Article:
CSU Forecasters Predict Active 2010 Hurricane Season

Forecasters at Colorado State University think four major hurricanes with winds exceeding 110 mph will form in the Atlantic Basin during a busy 2010 hurricane season.

CSU meteorologists Phil Klotzbach and William Gray also predict that the coming summer storm season will be much busier than last year. Klotzbach and Gray think eight hurricanes will develop from 15 named storms. The forecasters cite two reasons for a busier-than-average hurricane season -- the dissipation of the El Nino that kept the lid on the 2009 hurricane season and very warm waters in the Atlantic Basin, which includes the Caribbean Sea and the Gulf of Mexico.

About 10 tropical storms with winds of at least 35 mph form in an average hurricane season. About six hurricanes with winds of at least 74 mph form during an average season, and about two of those storms evolve into major hurricanes.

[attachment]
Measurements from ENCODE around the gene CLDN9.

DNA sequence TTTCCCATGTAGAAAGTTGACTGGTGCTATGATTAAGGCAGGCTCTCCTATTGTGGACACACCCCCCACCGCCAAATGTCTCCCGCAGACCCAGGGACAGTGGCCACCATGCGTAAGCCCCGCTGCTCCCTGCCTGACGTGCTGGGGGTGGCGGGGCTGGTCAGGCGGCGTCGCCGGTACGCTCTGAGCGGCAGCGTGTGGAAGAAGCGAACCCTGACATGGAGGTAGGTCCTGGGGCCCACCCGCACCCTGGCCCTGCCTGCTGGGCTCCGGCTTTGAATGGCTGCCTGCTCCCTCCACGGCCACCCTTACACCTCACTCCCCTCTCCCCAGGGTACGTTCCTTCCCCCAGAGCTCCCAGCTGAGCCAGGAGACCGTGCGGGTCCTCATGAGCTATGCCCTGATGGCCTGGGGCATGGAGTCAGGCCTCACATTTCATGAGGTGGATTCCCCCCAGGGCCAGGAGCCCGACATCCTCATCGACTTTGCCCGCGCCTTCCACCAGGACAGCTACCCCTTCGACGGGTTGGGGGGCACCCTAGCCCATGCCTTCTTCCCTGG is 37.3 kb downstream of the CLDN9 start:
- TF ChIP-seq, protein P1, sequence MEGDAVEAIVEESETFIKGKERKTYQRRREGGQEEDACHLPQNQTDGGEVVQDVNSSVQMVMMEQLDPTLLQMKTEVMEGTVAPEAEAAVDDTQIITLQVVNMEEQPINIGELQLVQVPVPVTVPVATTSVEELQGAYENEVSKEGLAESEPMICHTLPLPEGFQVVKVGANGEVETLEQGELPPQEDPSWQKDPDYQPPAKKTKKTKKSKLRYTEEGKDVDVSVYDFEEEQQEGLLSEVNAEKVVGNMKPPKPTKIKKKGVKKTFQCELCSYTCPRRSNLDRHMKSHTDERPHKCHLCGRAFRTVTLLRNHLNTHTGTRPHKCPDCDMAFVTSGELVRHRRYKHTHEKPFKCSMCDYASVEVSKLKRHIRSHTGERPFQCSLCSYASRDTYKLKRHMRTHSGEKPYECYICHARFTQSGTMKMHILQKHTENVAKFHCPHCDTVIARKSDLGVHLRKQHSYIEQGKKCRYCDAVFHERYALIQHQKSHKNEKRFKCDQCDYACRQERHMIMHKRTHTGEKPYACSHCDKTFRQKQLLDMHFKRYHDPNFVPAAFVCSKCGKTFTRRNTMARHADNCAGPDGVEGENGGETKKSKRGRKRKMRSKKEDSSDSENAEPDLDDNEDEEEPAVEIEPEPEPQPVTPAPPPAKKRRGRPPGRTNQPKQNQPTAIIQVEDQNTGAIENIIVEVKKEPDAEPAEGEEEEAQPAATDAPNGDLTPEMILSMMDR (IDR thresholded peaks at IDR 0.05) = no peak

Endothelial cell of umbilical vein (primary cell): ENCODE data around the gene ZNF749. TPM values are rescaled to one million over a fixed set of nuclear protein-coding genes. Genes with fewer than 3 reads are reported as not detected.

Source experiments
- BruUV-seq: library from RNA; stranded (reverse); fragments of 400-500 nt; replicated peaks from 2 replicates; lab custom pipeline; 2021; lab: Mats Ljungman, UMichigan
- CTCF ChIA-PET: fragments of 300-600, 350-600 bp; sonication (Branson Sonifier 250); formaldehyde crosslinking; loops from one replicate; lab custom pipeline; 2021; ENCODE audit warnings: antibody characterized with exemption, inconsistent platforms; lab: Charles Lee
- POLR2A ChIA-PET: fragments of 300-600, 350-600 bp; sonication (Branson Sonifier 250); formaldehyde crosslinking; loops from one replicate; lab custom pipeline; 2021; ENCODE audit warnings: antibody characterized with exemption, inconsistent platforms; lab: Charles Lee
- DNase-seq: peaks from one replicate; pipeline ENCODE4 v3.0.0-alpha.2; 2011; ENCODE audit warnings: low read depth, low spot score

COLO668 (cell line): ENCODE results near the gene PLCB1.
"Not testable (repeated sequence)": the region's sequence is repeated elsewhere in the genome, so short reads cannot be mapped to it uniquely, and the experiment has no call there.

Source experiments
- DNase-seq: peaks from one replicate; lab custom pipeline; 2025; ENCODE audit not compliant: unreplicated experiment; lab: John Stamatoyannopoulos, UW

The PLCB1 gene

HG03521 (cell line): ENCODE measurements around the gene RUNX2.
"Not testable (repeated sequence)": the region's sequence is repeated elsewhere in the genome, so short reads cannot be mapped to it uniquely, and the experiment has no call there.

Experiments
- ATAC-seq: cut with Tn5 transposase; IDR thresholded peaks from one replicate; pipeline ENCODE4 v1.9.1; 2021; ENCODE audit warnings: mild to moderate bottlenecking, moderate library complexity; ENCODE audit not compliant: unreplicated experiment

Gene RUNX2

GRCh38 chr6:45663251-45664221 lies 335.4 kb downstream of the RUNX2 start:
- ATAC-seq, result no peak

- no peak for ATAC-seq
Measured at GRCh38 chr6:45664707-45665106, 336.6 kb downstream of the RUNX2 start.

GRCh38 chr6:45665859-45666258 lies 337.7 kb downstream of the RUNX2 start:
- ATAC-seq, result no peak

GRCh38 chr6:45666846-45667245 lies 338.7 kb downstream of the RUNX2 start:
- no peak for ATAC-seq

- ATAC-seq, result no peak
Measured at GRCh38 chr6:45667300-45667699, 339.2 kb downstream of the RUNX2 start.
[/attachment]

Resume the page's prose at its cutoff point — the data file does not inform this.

The 2009 season saw nine tropical storms form, with three of those storms developing into hurricanes that spawned two major hurricanes.

An El Nino is a meteorlogical phenomenon that occurs occasionally in the Pacific Ocean off the northwest coast of South America. The event occurs when waters in this part of the Pacific are unusually warm.

When an El Nino forms, it diverts the normal flow of upper-level winds known as the jet stream. This disruption creates strong winds over the Atlantic Basin that disrupt hurricane formation. Gray and Klotzbach noted that the 2009 El Nino reduced tropical cyclone activity to about 70 percent of the average season. The forecasters think the 2010 season will see about 160 percent of the average season.

The CSU team also thinks there's a 69 percent probability that at least one major hurricane will make landfall somewhere on the U.S. Atlantic Coast.

CSU meteorologists, led by Gray, have been issuing preseason hurricane forecasts for 27 years. The forecasters incorporate 58 years of hurricane data into their predictions.

The Atlantic hurricane season runs from June 1 to November 30. CSU will issue another seasonal forecast on June 2.

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